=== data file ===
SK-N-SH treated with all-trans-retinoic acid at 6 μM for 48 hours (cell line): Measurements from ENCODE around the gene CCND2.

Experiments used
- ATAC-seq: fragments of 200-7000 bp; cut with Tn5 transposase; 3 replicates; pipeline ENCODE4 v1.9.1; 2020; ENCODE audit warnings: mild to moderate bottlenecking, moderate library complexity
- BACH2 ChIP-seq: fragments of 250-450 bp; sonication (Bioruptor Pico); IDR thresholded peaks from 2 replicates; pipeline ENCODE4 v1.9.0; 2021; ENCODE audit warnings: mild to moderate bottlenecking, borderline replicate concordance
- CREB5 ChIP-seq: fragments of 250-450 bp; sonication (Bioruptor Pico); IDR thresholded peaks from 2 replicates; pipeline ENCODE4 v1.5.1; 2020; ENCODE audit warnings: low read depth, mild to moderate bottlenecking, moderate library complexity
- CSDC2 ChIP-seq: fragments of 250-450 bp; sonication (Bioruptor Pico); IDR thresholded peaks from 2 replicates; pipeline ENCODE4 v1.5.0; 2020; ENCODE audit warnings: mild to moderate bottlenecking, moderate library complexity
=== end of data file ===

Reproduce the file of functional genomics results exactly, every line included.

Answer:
SK-N-SH treated with all-trans-retinoic acid at 6 μM for 48 hours (cell line): Measurements from ENCODE around the gene CCND2.

Experiments used
- ATAC-seq: fragments of 200-7000 bp; cut with Tn5 transposase; 3 replicates; pipeline ENCODE4 v1.9.1; 2020; ENCODE audit warnings: mild to moderate bottlenecking, moderate library complexity
- BACH2 ChIP-seq: fragments of 250-450 bp; sonication (Bioruptor Pico); IDR thresholded peaks from 2 replicates; pipeline ENCODE4 v1.9.0; 2021; ENCODE audit warnings: mild to moderate bottlenecking, borderline replicate concordance
- CREB5 ChIP-seq: fragments of 250-450 bp; sonication (Bioruptor Pico); IDR thresholded peaks from 2 replicates; pipeline ENCODE4 v1.5.1; 2020; ENCODE audit warnings: low read depth, mild to moderate bottlenecking, moderate library complexity
- CSDC2 ChIP-seq: fragments of 250-450 bp; sonication (Bioruptor Pico); IDR thresholded peaks from 2 replicates; pipeline ENCODE4 v1.5.0; 2020; ENCODE audit warnings: mild to moderate bottlenecking, moderate library complexity